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SYFY WIRE Debate Club

Vin Diesel's 5 best movie roles (other than Dominic Toretto, obviously)

By Tim Grierson & Will Leitch
Debate Club

Welcome to Debate Club, where Tim Grierson and Will Leitch, the hosts of the Grierson & Leitch podcast, tackle the greatest arguments in pop culture.

Do you realize that Vin Diesel is now entering his third decade of movie stardom? As an actor, Diesel may not have the most range, but he knows what he's good at and sticks to it. He's a guy's guy, albeit one who's not as young as you might think he is (he was born on July 18, 1967).

His most famous role will always be Dominic Toretto in the Fast & Furious movies, but he's made his mark with other parts as well. With Bloodshot on the way, here are Diesel's five best non-Fast & Furious genre roles … man's gotta have family.

05. Hugo Toorop from Babylon A.D. (2008)

You'd be forgiven for not remembering who (or what) a Hugo Toorop is. It's the mercenary character that Diesel played in the woebegone dystopian sci-fi thriller Babylon A.D., which was buried by 20th Century Fox and released during the dog days of summer in 2008.

This is no misunderstood masterpiece: Hugo is a generic riff on the actor's far more compelling monosyllabic heroes, and he and co-star Michelle Yeoh barely have any chemistry. Critics weren't kind, rightly so — Variety wrote that Diesel "look[ed] less like he's trying to save the planet than like he's fighting off a really bad hangover."

Perhaps not surprisingly, right after this, he made three Fast & Furious movies back-to-back.

04. Xander Cage, introduced in xXx (2002)

The character Xander Cage is ridiculous. His one real gimmick, at least in the first xXx film back in 2002, is that he was an "extreme sports professional." This is one small step away from Gymkata.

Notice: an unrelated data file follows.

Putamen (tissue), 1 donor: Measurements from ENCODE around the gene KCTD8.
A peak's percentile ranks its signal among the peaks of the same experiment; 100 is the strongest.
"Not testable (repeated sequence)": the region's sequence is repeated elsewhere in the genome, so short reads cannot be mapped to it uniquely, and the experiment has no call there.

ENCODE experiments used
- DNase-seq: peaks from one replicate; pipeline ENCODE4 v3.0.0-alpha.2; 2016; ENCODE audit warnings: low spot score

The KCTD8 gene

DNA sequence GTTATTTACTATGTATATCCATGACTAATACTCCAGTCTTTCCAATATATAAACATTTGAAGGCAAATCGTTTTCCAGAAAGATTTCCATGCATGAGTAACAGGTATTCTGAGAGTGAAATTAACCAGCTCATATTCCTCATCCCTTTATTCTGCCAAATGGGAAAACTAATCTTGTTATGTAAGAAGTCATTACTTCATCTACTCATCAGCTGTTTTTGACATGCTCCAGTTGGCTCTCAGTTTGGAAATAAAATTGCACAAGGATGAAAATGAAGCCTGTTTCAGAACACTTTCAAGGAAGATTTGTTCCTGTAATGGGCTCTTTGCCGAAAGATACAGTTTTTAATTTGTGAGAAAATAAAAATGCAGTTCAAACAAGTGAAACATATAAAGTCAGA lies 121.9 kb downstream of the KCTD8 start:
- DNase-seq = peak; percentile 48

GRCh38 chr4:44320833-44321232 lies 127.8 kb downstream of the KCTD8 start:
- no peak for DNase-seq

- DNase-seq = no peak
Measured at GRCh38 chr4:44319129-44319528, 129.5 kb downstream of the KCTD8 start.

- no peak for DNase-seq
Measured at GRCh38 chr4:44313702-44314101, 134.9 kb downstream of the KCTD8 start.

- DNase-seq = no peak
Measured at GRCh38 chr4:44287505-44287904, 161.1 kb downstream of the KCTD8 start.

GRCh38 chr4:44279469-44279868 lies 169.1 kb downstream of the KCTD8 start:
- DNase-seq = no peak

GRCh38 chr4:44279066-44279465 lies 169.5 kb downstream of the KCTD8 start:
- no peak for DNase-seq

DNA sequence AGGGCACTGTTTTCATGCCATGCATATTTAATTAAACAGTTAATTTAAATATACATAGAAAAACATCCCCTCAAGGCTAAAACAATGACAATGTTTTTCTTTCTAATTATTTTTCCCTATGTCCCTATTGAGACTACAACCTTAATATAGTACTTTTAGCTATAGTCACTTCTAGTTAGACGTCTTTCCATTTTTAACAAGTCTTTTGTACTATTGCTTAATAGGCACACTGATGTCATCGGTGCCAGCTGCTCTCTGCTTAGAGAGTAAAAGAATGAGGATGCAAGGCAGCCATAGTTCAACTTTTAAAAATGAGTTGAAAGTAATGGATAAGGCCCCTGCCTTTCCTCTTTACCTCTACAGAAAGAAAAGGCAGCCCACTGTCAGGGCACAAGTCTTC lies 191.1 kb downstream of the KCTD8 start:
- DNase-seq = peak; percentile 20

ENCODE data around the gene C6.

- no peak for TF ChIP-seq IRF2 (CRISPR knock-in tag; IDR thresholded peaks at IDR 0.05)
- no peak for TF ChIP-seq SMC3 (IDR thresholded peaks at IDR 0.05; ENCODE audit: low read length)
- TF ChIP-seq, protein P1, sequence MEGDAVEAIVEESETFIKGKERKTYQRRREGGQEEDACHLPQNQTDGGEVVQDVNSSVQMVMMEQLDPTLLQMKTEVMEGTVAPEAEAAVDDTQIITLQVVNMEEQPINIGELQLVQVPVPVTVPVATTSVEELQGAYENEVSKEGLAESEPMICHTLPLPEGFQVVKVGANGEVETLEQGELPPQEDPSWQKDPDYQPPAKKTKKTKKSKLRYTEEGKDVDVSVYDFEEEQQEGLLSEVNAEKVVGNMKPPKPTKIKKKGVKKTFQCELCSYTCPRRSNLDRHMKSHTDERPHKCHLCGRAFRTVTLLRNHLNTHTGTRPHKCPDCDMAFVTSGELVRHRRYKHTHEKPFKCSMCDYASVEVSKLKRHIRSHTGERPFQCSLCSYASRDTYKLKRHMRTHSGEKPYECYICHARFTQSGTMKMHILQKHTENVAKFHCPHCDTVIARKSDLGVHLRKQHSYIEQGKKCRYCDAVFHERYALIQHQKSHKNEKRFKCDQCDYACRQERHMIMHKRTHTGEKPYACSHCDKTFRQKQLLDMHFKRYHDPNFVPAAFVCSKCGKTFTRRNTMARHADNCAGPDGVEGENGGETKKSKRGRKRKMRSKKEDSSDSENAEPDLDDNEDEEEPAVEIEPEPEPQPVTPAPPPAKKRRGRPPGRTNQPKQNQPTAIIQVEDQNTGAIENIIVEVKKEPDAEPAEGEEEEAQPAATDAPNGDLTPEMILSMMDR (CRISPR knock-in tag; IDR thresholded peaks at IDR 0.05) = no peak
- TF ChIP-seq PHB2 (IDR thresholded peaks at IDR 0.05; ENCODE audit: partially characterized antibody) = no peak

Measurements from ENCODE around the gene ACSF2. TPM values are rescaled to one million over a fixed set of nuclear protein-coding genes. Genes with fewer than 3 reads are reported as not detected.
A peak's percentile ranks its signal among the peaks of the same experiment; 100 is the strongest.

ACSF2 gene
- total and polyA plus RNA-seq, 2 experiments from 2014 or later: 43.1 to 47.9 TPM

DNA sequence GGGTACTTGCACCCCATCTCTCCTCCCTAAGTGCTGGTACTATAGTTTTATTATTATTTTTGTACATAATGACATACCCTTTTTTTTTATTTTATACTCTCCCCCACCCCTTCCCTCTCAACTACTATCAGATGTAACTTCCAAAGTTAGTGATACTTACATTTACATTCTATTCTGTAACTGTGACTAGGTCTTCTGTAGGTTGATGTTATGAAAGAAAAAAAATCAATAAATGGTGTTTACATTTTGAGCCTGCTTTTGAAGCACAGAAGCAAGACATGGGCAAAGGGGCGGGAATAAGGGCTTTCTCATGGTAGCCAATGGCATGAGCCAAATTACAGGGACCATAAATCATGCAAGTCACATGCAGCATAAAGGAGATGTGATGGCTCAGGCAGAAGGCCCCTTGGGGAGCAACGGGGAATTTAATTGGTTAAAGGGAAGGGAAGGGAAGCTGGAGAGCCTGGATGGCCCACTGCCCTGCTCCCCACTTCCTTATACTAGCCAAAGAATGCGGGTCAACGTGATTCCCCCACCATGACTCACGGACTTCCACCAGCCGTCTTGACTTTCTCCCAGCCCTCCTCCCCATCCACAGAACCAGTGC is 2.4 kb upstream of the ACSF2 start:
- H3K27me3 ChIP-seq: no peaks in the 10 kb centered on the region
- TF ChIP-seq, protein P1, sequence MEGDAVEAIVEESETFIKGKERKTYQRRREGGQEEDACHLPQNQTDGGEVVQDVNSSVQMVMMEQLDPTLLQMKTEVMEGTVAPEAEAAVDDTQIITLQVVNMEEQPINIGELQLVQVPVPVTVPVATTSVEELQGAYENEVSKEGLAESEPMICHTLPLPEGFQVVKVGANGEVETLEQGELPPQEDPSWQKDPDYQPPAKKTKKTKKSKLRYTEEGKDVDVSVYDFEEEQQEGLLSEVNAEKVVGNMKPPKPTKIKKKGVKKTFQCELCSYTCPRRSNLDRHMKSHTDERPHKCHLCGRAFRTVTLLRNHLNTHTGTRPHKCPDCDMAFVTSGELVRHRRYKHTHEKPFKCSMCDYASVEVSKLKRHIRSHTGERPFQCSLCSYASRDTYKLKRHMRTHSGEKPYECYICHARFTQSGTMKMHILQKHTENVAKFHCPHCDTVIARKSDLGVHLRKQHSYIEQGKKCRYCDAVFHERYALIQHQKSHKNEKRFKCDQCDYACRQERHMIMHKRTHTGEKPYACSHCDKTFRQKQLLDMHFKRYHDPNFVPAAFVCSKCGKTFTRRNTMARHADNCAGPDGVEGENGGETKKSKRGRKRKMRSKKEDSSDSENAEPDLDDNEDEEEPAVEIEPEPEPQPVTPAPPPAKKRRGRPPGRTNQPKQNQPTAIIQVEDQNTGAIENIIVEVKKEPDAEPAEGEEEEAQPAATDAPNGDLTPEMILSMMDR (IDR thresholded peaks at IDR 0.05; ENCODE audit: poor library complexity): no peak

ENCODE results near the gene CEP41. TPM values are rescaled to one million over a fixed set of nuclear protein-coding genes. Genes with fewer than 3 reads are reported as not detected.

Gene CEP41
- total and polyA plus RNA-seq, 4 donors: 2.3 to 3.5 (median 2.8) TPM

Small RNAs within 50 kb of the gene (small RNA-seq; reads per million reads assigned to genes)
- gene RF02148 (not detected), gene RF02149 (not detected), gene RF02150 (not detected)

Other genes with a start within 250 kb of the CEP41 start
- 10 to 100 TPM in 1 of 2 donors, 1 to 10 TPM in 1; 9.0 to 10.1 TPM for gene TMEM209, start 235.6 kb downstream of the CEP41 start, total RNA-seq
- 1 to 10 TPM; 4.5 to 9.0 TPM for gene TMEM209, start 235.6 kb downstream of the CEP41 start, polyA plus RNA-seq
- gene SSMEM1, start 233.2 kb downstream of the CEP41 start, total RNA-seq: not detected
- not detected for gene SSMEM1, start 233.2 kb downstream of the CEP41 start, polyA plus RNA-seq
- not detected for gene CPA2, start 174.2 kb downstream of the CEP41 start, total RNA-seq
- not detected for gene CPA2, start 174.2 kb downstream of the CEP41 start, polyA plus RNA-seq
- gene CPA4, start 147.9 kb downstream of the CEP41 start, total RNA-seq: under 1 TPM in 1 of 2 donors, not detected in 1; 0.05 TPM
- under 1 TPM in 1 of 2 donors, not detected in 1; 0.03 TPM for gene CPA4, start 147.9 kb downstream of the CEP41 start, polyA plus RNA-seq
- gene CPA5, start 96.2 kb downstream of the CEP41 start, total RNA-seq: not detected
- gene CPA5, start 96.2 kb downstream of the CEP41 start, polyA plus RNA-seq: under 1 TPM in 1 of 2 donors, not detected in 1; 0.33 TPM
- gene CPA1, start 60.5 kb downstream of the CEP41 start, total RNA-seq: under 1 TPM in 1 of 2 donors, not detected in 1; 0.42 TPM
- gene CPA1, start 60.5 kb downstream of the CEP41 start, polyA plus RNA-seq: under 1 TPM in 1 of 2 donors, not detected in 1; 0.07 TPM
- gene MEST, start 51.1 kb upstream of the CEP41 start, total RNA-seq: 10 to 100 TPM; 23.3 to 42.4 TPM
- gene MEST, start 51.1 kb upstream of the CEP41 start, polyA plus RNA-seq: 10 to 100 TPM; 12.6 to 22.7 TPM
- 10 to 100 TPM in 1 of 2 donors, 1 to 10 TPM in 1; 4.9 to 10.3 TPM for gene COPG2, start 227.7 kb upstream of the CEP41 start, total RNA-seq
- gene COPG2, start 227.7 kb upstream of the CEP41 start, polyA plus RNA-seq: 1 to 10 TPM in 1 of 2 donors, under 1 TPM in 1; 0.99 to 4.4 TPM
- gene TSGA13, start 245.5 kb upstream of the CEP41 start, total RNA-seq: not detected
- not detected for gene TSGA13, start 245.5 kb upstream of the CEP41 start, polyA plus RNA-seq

Diesel, of course, makes him into, well, Vin Diesel. He was unhappy with the script for the second film, xXx: State of the Union (2005), so they killed off his character. But that didn't stop him from reviving Cage for a third film, 15 years after the first one — because honestly, why not?

03. Riddick, introduced in Pitch Black (2000)

A year before The Fast and the Furious, Diesel got his first taste of major film stardom in a glorified B-movie about a group of passengers on a spaceship that crash-lands on a planet populated by gnarly creatures.

Pitch Black may not have been great cinema, but it introduced the world to the cocky antihero Richard B. Riddick, a tough convict who's not afraid of anything — although he's got a little issue with bright light.

The film's surprise success has launched two sequels to date, The Chronicles of Riddick (2004) and Riddick (2013). Diesel has been a part of more beloved blockbusters, but the Riddick films are where he's happily indulging his jones for bare-knuckled pulp fiction.

02. The Iron Giant from The Iron Giant (1999)

Diesel's first real starring role — albeit only a voice performance — is in what may be the best genre movie he's ever made, a sweet, touching throwback about a gentle robot who decides to go against what he was programmed to do.

That the Iron Giant of Ready Player One seemed so violent and against the character's very nature is largely due to Diesel's sensitive, humanist tone in The Iron Giant: you believe this robot could hurt others, but just won't. It'd be a long time before we heard this Diesel again.

01. Groot, introduced in Guardians of the Galaxy (2014)

The Guardians of the Galaxy films are filled with an array of colorful characters, but perhaps none is adored as much as one stoic tree.

"It appealed to the thespian in me," Diesel has said about playing Groot. "You're talking about a very challenging character to pull off. How could you really create a whole character with three words? To really bring the emotion and chart the arc."

Well, he figured it out, turning "I am Groot" into more than a catchphrase. Depending on the moment, it can be an expression of surprise, anger, affection or sadness, and Diesel's unexpectedly expressive vocal performance worked perfectly with Groot's big, emotional eyes.

And although it might sound like a pretty cushy gig for an actor, you can't say Diesel didn't give his all to the role — including handling the foreign translations for overseas audiences.